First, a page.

“We have noticed that many students are familiar with and curious about video games. It will be interesting to make use of this curiosity in language learning and literary studies, inviting students to explore gaming environments in other languages. The power of immersive learning in language and cultural studies can hardly be overestimated, and virtual reality and gaming technologies could become key elements of this kind of learning in the future.” —Johannβen 


PROFESSOR: Christopher J. Lee, associate professor of history and Africana studies
GRANT CATEGORY: Public Humanities & Outreach
PROJECT TITLE:Africa in the Public Sphere: Politics, Culture, Humanism”

Christopher Lee

Christopher Lee

“I will be using the grant to invite three speakers to the Lafayette campus: Professor Sean Jacobs of New School, Professor Bhakti Shringarpure of University of Connecticut, and Professor Jacob Dlamini of Princeton University. Each of these speakers will talk about their work and how they have attempted to bridge the worlds of academia and the greater public through publishing initiatives and their own writing. One of the biggest challenges of teaching African studies in the U.S. is giving students a firsthand sense of the issues at play on the continent. A parallel challenge is demonstrating to students how an education in the humanities can open a spectrum of career opportunities. For me, it is exciting to bring three accomplished writers, teachers, and scholars to campus to introduce students and colleagues to the innovative work being done in African studies through digital media and digital platforms. My hope is that this grant will make a difference on both fronts for students at Lafayette. Excellent writing coupled with a rich imagination can take you anywhere. I think these speakers will demonstrate this possibility.”Lee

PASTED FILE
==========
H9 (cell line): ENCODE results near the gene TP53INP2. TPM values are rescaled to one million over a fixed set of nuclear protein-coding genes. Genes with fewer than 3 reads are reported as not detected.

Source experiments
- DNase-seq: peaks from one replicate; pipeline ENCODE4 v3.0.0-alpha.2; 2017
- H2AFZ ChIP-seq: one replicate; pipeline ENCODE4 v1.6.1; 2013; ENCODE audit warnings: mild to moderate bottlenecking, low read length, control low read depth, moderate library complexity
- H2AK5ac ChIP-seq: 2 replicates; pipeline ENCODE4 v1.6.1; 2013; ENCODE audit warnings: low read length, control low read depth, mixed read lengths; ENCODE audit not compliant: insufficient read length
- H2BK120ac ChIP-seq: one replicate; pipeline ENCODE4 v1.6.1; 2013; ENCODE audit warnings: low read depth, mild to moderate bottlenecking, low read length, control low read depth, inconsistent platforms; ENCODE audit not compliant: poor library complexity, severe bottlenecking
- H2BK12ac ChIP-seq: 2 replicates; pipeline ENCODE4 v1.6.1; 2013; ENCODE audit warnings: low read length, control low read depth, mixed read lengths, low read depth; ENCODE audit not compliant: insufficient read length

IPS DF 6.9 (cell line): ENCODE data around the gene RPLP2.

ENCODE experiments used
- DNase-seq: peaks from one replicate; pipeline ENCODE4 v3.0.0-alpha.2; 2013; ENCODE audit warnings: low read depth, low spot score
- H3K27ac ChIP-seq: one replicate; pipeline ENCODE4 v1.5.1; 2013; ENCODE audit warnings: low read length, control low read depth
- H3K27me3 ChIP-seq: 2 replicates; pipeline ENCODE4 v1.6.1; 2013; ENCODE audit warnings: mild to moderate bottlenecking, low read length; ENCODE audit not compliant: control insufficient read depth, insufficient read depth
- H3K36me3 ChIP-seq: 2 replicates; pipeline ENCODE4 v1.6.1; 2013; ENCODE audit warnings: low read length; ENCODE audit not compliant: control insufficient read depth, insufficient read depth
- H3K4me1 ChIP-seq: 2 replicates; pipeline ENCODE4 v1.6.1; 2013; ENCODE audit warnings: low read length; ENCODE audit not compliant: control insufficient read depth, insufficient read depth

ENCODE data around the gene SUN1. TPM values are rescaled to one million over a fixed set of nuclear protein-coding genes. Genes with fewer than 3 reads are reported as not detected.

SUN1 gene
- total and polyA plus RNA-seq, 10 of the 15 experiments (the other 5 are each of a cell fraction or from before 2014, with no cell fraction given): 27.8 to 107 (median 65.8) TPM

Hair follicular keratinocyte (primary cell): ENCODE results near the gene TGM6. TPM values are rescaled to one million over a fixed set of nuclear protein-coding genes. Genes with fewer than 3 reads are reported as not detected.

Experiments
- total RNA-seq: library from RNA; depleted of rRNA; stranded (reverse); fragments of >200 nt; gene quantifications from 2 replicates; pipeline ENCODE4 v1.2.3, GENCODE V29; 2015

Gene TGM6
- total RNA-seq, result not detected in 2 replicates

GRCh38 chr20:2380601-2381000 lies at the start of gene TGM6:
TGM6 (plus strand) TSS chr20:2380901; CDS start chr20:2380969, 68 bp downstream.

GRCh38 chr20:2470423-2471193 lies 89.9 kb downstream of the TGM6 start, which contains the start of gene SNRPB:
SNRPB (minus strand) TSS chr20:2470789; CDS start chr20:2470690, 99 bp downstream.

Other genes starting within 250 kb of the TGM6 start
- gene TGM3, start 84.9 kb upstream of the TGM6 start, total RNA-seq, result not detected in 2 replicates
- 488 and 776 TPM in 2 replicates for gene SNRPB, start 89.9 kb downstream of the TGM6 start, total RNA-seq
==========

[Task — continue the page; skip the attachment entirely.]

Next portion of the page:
PROFESSORS: Olga Anna Duhl, Oliver E. Williams Professor of Languages; Mary Toulouse, director of Foreign Languages & Literatures Resource Center
GRANT CATEGORY: Public Humanities & Outreach
PROJECT TITLE:CyperPALS: A Lafayette Francophone Cultural Partnership”

Olga Anna Duhl, Oliver E. Williams Professor of Languages

Olga Anna Duhl